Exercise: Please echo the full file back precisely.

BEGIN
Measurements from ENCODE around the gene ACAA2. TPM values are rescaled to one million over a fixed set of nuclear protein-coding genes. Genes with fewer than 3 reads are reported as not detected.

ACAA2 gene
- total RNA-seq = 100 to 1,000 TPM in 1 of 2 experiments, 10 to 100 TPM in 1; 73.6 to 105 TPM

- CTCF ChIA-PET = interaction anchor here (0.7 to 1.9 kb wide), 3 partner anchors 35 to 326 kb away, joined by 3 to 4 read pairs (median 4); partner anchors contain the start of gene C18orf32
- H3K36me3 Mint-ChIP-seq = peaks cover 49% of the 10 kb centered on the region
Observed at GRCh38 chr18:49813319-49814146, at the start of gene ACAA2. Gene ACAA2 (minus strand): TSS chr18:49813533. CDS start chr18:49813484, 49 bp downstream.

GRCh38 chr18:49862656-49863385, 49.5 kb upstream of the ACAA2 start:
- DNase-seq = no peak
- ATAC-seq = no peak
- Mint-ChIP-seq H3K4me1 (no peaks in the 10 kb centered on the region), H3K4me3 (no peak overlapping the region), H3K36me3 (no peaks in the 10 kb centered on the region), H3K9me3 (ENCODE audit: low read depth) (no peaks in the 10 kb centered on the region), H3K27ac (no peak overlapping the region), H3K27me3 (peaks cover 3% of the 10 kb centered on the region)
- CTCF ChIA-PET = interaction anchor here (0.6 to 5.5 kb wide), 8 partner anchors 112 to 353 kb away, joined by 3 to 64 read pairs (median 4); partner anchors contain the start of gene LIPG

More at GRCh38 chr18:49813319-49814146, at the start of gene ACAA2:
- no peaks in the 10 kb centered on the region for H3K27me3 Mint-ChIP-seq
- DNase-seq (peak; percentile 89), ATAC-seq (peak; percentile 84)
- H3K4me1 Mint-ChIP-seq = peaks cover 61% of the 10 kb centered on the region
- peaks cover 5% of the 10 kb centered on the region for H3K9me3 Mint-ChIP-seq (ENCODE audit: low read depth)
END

Measurements from ENCODE around the gene ACAA2. TPM values are rescaled to one million over a fixed set of nuclear protein-coding genes. Genes with fewer than 3 reads are reported as not detected.

ACAA2 gene
- total RNA-seq = 100 to 1,000 TPM in 1 of 2 experiments, 10 to 100 TPM in 1; 73.6 to 105 TPM

- CTCF ChIA-PET = interaction anchor here (0.7 to 1.9 kb wide), 3 partner anchors 35 to 326 kb away, joined by 3 to 4 read pairs (median 4); partner anchors contain the start of gene C18orf32
- H3K36me3 Mint-ChIP-seq = peaks cover 49% of the 10 kb centered on the region
Observed at GRCh38 chr18:49813319-49814146, at the start of gene ACAA2. Gene ACAA2 (minus strand): TSS chr18:49813533. CDS start chr18:49813484, 49 bp downstream.

GRCh38 chr18:49862656-49863385, 49.5 kb upstream of the ACAA2 start:
- DNase-seq = no peak
- ATAC-seq = no peak
- Mint-ChIP-seq H3K4me1 (no peaks in the 10 kb centered on the region), H3K4me3 (no peak overlapping the region), H3K36me3 (no peaks in the 10 kb centered on the region), H3K9me3 (ENCODE audit: low read depth) (no peaks in the 10 kb centered on the region), H3K27ac (no peak overlapping the region), H3K27me3 (peaks cover 3% of the 10 kb centered on the region)
- CTCF ChIA-PET = interaction anchor here (0.6 to 5.5 kb wide), 8 partner anchors 112 to 353 kb away, joined by 3 to 64 read pairs (median 4); partner anchors contain the start of gene LIPG

More at GRCh38 chr18:49813319-49814146, at the start of gene ACAA2:
- no peaks in the 10 kb centered on the region for H3K27me3 Mint-ChIP-seq
- DNase-seq (peak; percentile 89), ATAC-seq (peak; percentile 84)
- H3K4me1 Mint-ChIP-seq = peaks cover 61% of the 10 kb centered on the region
- peaks cover 5% of the 10 kb centered on the region for H3K9me3 Mint-ChIP-seq (ENCODE audit: low read depth)